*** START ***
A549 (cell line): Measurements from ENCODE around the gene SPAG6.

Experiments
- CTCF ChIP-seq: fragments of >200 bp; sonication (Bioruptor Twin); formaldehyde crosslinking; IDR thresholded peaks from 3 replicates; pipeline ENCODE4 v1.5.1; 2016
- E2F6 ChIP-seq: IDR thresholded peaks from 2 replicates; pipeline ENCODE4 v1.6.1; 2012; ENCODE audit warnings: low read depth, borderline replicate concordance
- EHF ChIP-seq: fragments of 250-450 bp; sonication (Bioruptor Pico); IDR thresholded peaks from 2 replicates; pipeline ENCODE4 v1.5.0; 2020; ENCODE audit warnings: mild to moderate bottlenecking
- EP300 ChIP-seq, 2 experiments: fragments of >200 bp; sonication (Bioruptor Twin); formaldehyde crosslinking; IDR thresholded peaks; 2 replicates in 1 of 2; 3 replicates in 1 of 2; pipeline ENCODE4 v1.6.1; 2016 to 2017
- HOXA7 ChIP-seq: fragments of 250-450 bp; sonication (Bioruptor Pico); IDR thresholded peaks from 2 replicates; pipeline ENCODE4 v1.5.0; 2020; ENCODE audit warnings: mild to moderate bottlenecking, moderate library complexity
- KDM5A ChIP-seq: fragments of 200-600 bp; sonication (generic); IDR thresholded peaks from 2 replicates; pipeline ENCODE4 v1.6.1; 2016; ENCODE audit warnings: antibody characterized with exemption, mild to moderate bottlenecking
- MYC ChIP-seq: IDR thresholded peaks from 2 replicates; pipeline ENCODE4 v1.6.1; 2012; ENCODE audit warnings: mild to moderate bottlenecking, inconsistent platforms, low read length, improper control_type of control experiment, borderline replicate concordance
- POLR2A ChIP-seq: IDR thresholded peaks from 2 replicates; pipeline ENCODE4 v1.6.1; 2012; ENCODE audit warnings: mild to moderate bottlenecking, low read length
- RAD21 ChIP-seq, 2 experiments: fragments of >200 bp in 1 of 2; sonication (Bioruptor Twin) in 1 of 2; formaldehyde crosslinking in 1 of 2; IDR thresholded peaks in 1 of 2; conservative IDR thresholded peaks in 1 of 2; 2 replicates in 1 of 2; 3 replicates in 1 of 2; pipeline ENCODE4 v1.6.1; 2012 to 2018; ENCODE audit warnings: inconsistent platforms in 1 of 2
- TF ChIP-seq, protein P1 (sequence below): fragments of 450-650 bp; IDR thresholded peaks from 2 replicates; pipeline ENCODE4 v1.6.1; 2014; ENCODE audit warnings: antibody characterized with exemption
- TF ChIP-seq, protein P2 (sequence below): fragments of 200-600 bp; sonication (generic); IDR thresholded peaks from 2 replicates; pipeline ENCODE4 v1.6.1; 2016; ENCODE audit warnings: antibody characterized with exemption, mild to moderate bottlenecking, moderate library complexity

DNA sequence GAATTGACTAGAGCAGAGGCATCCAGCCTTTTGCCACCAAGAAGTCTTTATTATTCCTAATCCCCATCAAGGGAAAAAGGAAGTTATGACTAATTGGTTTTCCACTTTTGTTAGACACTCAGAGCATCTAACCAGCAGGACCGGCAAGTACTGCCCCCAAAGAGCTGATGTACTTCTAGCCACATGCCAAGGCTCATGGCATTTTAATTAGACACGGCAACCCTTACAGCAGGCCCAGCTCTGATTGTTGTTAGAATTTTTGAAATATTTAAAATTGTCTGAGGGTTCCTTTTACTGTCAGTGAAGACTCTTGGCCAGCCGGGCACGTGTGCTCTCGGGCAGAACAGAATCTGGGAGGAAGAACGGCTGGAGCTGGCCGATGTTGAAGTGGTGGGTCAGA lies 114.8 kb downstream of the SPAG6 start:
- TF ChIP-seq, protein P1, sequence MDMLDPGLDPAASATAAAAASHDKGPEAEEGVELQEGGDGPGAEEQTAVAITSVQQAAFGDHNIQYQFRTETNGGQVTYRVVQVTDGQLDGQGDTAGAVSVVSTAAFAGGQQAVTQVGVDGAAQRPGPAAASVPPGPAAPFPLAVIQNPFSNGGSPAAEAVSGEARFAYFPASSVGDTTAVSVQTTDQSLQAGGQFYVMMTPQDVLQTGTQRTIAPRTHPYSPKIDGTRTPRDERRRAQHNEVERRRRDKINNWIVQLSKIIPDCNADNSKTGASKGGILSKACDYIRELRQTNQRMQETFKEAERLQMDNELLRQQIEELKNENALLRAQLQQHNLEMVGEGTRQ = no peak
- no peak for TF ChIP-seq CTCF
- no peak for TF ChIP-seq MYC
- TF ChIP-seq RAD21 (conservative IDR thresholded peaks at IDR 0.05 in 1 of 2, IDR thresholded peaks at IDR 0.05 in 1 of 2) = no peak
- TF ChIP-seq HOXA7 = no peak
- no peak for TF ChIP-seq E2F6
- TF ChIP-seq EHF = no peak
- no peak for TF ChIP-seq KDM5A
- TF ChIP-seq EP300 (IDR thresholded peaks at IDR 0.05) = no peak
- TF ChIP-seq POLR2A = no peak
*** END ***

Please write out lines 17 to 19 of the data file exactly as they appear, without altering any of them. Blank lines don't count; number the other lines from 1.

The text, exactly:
- no peak for TF ChIP-seq MYC
- TF ChIP-seq RAD21 (conservative IDR thresholded peaks at IDR 0.05 in 1 of 2, IDR thresholded peaks at IDR 0.05 in 1 of 2) = no peak
- TF ChIP-seq HOXA7 = no peak